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Intelligent detection of cracks in metallic surfaces using a waveguide sensor loaded with metamaterial elements.

Ali A, Hu B, Ramahi O - Sensors (Basel) (2015)

Bottom Line: This work presents a real life experiment of implementing an artificial intelligence model for detecting sub-millimeter cracks in metallic surfaces on a dataset obtained from a waveguide sensor loaded with metamaterial elements.However, as demonstrated in this work, implementing artificial intelligence to classify cracked from non-cracked surfaces has appreciable impact in terms of sensing sensitivity, cost, and automation.The proposed method was tested on a metallic plate with different cracks and the obtained experimental results showed good crack classification accuracy rates.

View Article: PubMed Central - PubMed

Affiliation: Department of Electrical and Computer Engineering, University of Waterloo, 200 University Avenue West, Waterloo, ON N2L 3G1, Canada. abdulbasetali@gmail.com.

ABSTRACT
This work presents a real life experiment of implementing an artificial intelligence model for detecting sub-millimeter cracks in metallic surfaces on a dataset obtained from a waveguide sensor loaded with metamaterial elements. Crack detection using microwave sensors is typically based on human observation of change in the sensor's signal (pattern) depicted on a high-resolution screen of the test equipment. However, as demonstrated in this work, implementing artificial intelligence to classify cracked from non-cracked surfaces has appreciable impact in terms of sensing sensitivity, cost, and automation. Furthermore, applying artificial intelligence for post-processing data collected from microwave sensors is a cornerstone for handheld test equipment that can outperform rack equipment with large screens and sophisticated plotting features. The proposed method was tested on a metallic plate with different cracks and the obtained experimental results showed good crack classification accuracy rates.

No MeSH data available.


(a) Photographs of the front and back views of the split-ring resonator (SRR) array etched on a printed circuit board [6]; (b) Photograph of the sensor.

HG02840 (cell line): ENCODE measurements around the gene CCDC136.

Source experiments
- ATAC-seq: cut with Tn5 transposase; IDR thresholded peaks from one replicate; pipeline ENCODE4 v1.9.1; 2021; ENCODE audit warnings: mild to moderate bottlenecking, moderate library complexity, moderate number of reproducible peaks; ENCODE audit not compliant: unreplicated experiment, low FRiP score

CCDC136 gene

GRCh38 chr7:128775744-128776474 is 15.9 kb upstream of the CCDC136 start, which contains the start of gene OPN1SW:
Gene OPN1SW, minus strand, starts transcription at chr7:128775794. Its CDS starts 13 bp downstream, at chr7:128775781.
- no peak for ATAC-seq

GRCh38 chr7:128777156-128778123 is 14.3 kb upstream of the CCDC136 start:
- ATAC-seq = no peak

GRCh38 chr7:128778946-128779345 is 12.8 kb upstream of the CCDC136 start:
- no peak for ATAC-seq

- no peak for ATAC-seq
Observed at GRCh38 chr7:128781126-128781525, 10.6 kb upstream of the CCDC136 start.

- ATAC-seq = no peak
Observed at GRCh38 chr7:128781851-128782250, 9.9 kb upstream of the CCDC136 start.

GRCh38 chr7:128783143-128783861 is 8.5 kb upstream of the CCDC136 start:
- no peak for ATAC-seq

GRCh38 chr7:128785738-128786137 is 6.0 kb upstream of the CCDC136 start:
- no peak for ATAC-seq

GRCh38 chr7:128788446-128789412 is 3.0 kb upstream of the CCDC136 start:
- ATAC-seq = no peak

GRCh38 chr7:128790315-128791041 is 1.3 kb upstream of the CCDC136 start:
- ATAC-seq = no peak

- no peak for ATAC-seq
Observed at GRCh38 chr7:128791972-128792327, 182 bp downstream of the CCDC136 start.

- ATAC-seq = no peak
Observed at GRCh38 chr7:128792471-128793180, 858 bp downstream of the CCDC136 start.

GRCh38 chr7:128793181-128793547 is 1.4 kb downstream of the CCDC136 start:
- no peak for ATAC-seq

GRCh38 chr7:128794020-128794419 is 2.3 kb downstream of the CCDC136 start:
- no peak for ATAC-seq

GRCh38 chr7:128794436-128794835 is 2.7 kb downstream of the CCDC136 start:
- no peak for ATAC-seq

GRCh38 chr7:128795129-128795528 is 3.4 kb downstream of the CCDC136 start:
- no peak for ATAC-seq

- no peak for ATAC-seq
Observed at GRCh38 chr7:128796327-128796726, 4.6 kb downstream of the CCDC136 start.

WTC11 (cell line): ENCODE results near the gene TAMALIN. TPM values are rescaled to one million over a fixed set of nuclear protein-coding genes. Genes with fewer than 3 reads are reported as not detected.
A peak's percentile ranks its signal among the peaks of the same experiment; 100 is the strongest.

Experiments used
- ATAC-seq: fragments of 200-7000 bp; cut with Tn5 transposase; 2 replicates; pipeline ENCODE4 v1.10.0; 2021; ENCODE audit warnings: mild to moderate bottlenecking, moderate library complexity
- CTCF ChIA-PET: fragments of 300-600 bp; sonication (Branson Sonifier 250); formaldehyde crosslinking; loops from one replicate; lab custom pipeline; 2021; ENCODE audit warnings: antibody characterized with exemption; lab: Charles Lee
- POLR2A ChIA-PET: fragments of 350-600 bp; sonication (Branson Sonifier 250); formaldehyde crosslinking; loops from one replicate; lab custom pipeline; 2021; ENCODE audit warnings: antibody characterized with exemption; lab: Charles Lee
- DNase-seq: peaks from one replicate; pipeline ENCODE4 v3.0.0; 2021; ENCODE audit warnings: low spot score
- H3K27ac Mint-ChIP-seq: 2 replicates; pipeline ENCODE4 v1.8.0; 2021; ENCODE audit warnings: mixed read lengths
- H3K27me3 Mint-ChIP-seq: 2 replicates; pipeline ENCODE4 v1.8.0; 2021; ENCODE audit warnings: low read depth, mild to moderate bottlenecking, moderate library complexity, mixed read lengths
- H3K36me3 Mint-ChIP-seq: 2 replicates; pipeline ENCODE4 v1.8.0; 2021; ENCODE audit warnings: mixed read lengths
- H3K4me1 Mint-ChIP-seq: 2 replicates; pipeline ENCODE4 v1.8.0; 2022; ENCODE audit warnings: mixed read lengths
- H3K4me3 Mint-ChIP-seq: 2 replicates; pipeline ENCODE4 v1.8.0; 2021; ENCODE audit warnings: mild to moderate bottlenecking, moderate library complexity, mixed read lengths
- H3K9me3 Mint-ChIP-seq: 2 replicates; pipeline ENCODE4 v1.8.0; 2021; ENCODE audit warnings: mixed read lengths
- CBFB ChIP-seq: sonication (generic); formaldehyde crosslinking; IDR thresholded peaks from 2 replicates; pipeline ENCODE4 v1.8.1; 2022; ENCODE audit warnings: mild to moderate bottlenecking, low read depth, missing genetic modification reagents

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f2-sensors-15-11402: (a) Photographs of the front and back views of the split-ring resonator (SRR) array etched on a printed circuit board [6]; (b) Photograph of the sensor.

Mentions: A printed circuit board (PCB) with low loss (Rogers 4003) was used to fabricate the SRRs. Figure 2a displays the front and back views of the PCB patch used at the open end of the waveguide. Figure 2b below shows a photograph of the waveguide sensor.


Intelligent detection of cracks in metallic surfaces using a waveguide sensor loaded with metamaterial elements.

Ali A, Hu B, Ramahi O - Sensors (Basel) (2015)

(a) Photographs of the front and back views of the split-ring resonator (SRR) array etched on a printed circuit board [6]; (b) Photograph of the sensor.
© Copyright Policy
Related In: Results  -  Collection

License
Show All Figures
getmorefigures.php?uid=PMC4481976&req=5

f2-sensors-15-11402: (a) Photographs of the front and back views of the split-ring resonator (SRR) array etched on a printed circuit board [6]; (b) Photograph of the sensor.
Mentions: A printed circuit board (PCB) with low loss (Rogers 4003) was used to fabricate the SRRs. Figure 2a displays the front and back views of the PCB patch used at the open end of the waveguide. Figure 2b below shows a photograph of the waveguide sensor.

Bottom Line: This work presents a real life experiment of implementing an artificial intelligence model for detecting sub-millimeter cracks in metallic surfaces on a dataset obtained from a waveguide sensor loaded with metamaterial elements.However, as demonstrated in this work, implementing artificial intelligence to classify cracked from non-cracked surfaces has appreciable impact in terms of sensing sensitivity, cost, and automation.The proposed method was tested on a metallic plate with different cracks and the obtained experimental results showed good crack classification accuracy rates.

View Article: PubMed Central - PubMed

Affiliation: Department of Electrical and Computer Engineering, University of Waterloo, 200 University Avenue West, Waterloo, ON N2L 3G1, Canada. abdulbasetali@gmail.com.

ABSTRACT
This work presents a real life experiment of implementing an artificial intelligence model for detecting sub-millimeter cracks in metallic surfaces on a dataset obtained from a waveguide sensor loaded with metamaterial elements. Crack detection using microwave sensors is typically based on human observation of change in the sensor's signal (pattern) depicted on a high-resolution screen of the test equipment. However, as demonstrated in this work, implementing artificial intelligence to classify cracked from non-cracked surfaces has appreciable impact in terms of sensing sensitivity, cost, and automation. Furthermore, applying artificial intelligence for post-processing data collected from microwave sensors is a cornerstone for handheld test equipment that can outperform rack equipment with large screens and sophisticated plotting features. The proposed method was tested on a metallic plate with different cracks and the obtained experimental results showed good crack classification accuracy rates.

No MeSH data available.